As seen on The Tartan...
The revelation that Facebook may have passed on the data of as many as 87 million users to Cambridge Analytica has brought the issue of privacy online to the forefront of the public consciousness. Consumers are asking who has their data, where their personal information may have been distributed, and how their interests fit into a business model where the product is their own data.
Carnegie Mellon’s CyLab Usable Privacy and Security Laboratory, or CUPS, has been researching these issues since its foundation.
According to their website, the lab focuses their research on three distinct aspects of security systems, “building systems that 'just work' without involving humans in security-critical functions; making secure systems intuitive and easy to use; and teaching humans how to perform security-critical tasks.”
This type of research is imperative in the world in which we live: security systems have never had more of an impact than they do now. The complex nature of privacy in the era of the internet brings together PhD candidates, masters students, and other researchers across a variety of disciplines including, but not limited to, societal computing, engineering and public policy, human-computer interaction, computer science, electrical and computer engineering, and public policy and management.
The Tartan spoke to the founder and director of the laboratory, Dr. Lorrie Faith Cranor, who also serves as a professor of computer science and engineering and public policy, as well as associate department head of engineering and public policy. She started the lab in 2004 “shortly after [becoming] a faculty member at Carnegie Mellon” and has “been the director from the beginning.”
She explains that privacy and security applications need to be less "hands on" for humans, as “any time humans have to remember to do something or pay attention, there is a risk that they won’t.” She continues, “for example, when web browsers pop up security warnings, humans tend to just swat them away without paying attention.” A more secure and usable browser or system would handle the security threat accurately and without human interaction, which is a great example of what the lab researches and develops.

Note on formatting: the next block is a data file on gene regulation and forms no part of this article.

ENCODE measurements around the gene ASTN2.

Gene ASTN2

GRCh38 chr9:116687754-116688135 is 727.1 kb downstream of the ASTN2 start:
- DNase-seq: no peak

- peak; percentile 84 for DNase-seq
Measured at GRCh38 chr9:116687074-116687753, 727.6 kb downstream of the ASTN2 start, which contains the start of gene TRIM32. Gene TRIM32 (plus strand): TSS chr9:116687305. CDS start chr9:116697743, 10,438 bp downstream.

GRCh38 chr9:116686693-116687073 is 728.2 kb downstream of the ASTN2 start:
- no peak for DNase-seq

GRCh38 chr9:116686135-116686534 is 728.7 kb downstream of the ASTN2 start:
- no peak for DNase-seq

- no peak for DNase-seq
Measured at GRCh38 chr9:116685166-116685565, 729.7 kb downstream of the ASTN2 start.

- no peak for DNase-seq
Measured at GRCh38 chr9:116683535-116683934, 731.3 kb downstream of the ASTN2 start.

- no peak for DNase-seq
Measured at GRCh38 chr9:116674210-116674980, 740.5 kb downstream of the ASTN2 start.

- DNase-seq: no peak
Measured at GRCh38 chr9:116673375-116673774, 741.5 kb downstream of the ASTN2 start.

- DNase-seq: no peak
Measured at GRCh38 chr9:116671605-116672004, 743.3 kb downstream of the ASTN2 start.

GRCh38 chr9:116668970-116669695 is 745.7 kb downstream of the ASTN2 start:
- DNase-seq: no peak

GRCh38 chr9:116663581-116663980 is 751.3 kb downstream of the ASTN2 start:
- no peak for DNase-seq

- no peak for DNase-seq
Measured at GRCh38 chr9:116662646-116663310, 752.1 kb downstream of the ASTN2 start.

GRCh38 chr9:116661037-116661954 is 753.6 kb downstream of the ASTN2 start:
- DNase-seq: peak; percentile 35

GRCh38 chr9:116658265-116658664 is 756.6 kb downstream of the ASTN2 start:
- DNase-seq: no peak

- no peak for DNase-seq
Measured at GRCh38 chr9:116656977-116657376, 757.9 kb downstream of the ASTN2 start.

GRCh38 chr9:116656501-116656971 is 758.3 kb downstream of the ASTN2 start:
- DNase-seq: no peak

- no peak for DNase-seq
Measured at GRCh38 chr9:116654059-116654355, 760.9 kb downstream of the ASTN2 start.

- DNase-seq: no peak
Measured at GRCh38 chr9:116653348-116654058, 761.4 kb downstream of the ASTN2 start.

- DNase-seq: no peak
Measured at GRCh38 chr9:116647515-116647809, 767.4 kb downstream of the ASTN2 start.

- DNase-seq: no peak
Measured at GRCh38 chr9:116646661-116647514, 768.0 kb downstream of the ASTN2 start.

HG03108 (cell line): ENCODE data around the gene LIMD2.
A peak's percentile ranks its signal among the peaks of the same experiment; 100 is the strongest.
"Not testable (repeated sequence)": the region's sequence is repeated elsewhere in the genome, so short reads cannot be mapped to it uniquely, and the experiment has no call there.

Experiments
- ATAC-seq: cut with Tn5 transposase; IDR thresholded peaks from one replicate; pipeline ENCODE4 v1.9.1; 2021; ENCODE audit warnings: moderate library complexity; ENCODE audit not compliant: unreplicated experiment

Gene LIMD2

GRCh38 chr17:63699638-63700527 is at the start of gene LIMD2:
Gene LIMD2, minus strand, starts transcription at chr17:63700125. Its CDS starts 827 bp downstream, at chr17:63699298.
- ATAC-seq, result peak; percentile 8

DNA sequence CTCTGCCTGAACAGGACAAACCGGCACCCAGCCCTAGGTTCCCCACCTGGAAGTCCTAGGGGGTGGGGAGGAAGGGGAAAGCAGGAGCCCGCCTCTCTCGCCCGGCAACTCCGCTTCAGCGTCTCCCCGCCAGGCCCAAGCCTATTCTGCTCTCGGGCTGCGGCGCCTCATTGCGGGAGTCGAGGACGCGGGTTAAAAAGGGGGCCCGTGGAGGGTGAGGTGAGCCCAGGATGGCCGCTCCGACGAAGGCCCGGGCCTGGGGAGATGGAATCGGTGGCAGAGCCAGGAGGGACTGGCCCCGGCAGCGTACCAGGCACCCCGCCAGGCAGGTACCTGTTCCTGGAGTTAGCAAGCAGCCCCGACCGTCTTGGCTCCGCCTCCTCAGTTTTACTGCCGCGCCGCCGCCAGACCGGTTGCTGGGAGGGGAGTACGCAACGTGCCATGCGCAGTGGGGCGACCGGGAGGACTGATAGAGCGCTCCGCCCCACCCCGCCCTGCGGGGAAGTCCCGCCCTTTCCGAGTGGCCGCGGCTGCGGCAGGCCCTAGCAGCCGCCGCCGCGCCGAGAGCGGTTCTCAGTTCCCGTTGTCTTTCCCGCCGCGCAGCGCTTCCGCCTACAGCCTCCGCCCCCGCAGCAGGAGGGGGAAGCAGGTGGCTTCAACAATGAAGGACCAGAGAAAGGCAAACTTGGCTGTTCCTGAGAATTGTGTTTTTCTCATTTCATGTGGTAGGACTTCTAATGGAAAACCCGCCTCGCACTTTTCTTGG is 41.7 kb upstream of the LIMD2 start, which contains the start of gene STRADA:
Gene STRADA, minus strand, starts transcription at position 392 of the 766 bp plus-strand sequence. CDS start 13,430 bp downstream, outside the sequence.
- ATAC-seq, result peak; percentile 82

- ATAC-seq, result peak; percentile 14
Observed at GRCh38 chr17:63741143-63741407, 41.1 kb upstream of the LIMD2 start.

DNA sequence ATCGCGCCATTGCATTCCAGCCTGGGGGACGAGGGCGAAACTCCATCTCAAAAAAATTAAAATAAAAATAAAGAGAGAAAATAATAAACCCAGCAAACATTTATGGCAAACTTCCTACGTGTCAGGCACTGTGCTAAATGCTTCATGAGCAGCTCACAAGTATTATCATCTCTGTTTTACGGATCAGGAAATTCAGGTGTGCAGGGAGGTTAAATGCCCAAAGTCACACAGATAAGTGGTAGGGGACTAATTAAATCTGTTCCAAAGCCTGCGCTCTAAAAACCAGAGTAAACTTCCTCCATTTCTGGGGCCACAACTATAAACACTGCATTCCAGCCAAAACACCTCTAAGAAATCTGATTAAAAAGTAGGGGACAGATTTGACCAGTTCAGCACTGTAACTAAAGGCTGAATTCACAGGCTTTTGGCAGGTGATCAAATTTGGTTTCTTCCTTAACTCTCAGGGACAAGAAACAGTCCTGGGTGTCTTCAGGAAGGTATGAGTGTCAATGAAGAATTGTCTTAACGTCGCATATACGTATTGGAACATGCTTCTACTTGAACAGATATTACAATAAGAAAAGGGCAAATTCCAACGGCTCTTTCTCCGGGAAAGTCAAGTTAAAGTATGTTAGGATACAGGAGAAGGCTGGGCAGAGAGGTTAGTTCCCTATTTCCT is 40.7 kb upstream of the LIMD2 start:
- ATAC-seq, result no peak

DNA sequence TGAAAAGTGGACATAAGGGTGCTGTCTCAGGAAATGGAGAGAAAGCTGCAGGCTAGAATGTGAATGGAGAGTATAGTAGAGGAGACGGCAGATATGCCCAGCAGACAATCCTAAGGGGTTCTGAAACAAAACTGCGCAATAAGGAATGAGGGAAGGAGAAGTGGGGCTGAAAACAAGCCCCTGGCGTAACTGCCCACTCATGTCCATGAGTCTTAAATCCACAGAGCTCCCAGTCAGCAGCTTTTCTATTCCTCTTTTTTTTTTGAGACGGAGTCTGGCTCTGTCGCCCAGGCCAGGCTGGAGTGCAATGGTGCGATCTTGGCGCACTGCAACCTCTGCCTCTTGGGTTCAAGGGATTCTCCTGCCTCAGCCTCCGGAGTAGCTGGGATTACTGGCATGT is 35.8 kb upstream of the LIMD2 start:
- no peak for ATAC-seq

Some examples of published CUPS research in the past include a Joshua Tan, et al. paper titled “Can Unicorns Help Users Compare Crypto Key Fingerprints?” from 2017, a Lorrie Cranor, et al. paper titled “Teaching Usable Privacy and Security: A guide for instructors” from 2007, and an Aleecia McDonald, et al. paper titled “How Technology Drives Vehicular Privacy” from 2006.
These diverse publications, covering multiple facets of science, technology, and policy, allow the laboratory to have a broad impact in the world of privacy and security systems. Dr. Cranor elaborated on this by mentioning just a few instances of the laboratory’s impact.
“In 2008 we started a company based on our research into anti-phishing training," Dr. Cranor explained. "That company, Wombat Security, was purchased by Proofpoint for $225 million in March 2018. It is now a leading supplier of security awareness training services to companies and organizations around the world.”
Furthermore, Dr. Cranor stated that “Microsoft Internet Explorer phishing warnings were improved based on [our] research” and that “Facebook implemented privacy nudges to remind people to adjust their settings based on [our] research.” Also, Dr. Cranor “started the Symposium on Usable Privacy and Security (SOUPS),” which is now “in its 14th year and run by the USENIX Association.”
While no papers have been published this year, one that is currently being worked on is something that a lot of Carnegie Mellon students and faculty are stakeholders in. Titled “‘It's not actually that horrible’: Exploring Adoption of Two-Factor Authentication at a University,” the paper looks into Carnegie Mellon University's use of Duo Mobile login authentication. It will be presented at the 2018 Conference on Human Factors in Computing Systems later this month.
In addition to this, Dr. Cranor commented that a “paper on how people use private browsing modes in web browsers” and “a study of what people draw when asked to draw pictures of privacy” are currently in the works.